BRATTLEBORO, Vt. — The Rich Earth Institute is one step closer to developing a self-contained system for turning human urine into a sanitized and purified fertilizer thanks to a $225,000 grant.
The small research group was recently awarded the National Science Foundation’s Small Business Innovation Research grant, according to a Rich Earth Institute press release. The grant will support continued development of the system, which uses commercially available urine-diverting toilet fixtures to collect urine that is then used for fertilizer.
“With further refinement, this system could be a more affordable and sustainable alternative to the advanced septic systems that are required in many sensitive watersheds,” the release states.
The system, designed and built by Research Director Abraham Noe-Hays, has been piloted in an engineering building at the University of Michigan and controlled remotely from the Vermont institute. The Rich Earth Institute works in partnership with the University of Michigan through a separate National Science Foundation grant.
“NSF is proud to support the technology of the future by thinking beyond incremental developments and funding the most creative, impactful ideas across all markets and areas of science and engineering,” Andrea Belz, director of the Division of Industrial Innovation and Partnerships at the National Science Foundation, said in the press release.
The newly acquired funding allows the Rich Earth Institute’s team to hire additional specialists and build the next version of its treatment system at the research center in Brattleboro.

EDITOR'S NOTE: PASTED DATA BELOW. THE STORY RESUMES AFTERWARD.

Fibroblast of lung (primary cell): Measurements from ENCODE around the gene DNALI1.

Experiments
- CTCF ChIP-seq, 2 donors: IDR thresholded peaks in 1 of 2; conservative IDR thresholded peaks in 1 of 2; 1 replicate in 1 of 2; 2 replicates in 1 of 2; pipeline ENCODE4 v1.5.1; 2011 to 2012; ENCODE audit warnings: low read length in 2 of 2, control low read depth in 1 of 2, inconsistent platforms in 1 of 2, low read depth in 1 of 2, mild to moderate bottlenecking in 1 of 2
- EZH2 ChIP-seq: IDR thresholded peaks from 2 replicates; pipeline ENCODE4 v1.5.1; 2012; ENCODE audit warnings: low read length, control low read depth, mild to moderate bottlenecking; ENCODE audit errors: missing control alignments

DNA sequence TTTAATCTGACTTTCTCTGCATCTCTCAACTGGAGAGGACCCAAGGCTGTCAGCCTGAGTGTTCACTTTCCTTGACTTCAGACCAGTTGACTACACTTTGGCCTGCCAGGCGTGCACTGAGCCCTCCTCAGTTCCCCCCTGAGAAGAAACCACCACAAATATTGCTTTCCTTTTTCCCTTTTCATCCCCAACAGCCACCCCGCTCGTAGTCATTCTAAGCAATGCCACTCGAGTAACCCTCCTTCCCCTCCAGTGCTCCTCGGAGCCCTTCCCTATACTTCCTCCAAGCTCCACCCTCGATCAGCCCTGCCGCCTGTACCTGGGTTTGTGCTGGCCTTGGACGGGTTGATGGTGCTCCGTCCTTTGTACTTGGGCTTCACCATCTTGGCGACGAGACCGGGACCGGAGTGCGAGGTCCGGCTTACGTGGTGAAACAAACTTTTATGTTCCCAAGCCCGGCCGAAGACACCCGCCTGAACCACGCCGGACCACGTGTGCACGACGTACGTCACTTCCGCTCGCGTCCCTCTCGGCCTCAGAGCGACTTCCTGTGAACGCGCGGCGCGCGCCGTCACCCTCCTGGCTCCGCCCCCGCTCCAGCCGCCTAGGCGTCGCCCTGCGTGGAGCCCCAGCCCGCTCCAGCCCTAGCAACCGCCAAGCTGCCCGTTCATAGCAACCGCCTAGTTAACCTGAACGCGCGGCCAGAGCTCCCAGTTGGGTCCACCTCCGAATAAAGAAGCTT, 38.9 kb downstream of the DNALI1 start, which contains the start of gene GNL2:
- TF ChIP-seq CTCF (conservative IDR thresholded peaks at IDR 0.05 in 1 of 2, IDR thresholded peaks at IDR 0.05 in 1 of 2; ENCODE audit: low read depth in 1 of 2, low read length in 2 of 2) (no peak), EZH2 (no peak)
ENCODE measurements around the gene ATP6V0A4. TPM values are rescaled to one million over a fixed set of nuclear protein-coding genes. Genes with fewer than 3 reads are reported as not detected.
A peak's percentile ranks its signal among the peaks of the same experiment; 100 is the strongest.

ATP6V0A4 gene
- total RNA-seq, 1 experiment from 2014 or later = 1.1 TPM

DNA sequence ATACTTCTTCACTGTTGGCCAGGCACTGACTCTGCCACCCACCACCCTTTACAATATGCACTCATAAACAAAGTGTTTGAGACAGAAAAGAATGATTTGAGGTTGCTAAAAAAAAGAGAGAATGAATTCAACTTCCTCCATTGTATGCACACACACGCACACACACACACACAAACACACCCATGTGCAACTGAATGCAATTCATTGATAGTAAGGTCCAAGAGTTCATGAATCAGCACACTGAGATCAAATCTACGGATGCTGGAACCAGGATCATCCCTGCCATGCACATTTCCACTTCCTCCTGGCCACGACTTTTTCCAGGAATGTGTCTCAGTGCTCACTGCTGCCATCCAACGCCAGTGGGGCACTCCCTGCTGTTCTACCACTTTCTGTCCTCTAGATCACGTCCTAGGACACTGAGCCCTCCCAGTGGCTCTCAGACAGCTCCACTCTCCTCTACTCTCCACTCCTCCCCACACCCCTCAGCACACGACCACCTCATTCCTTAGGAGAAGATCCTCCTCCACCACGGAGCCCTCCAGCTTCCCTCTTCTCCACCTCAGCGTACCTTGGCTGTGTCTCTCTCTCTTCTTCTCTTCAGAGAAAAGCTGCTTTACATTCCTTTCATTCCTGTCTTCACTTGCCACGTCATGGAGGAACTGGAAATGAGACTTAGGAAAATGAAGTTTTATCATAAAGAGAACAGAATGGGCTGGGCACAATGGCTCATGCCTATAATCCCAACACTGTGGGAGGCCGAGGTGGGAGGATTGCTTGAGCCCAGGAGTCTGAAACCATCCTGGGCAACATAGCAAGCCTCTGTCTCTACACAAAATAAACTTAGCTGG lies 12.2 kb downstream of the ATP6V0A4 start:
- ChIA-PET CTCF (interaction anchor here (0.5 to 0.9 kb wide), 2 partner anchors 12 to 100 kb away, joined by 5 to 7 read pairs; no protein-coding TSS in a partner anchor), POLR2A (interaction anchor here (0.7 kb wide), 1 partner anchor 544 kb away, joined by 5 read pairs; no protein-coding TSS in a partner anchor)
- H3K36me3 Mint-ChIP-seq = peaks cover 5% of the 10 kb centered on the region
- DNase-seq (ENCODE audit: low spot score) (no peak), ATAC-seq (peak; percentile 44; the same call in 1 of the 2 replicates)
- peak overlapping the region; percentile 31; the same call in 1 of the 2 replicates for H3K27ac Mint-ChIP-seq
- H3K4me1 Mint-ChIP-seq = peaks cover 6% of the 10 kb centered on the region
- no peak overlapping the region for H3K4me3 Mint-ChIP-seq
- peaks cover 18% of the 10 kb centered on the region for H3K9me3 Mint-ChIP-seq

The organization underwent a merit-based review process to receive the grant. Successful completion of this project will make the Rich Earth Institute eligible for a second grant of up to $750,000 to continue the urine treatment system’s development.
The Rich Earth Institute also recently took ownership of its research center at 355 Old Ferry Road. The small company had rented space in the building since 2016, transforming the warehouse into a research and development facility. There, the research team tests urine-diverting toilets and processing equipment, analyzes urine-derived fertilizer and showcases the effect of the fertilizer in a demonstration garden.
As building owners, the research group can use the rest of the space to accommodate more staff members, and can greatly increase fertilizer storage capacity with new access to 24,000 gallons of underground tanks.
When it is safe to hold large public gatherings again, the Rich Earth Institute plans to invite community members to tour the space and see its operations in person. In the meantime, anyone who wants to learn more about the Rich Earth Institute can visit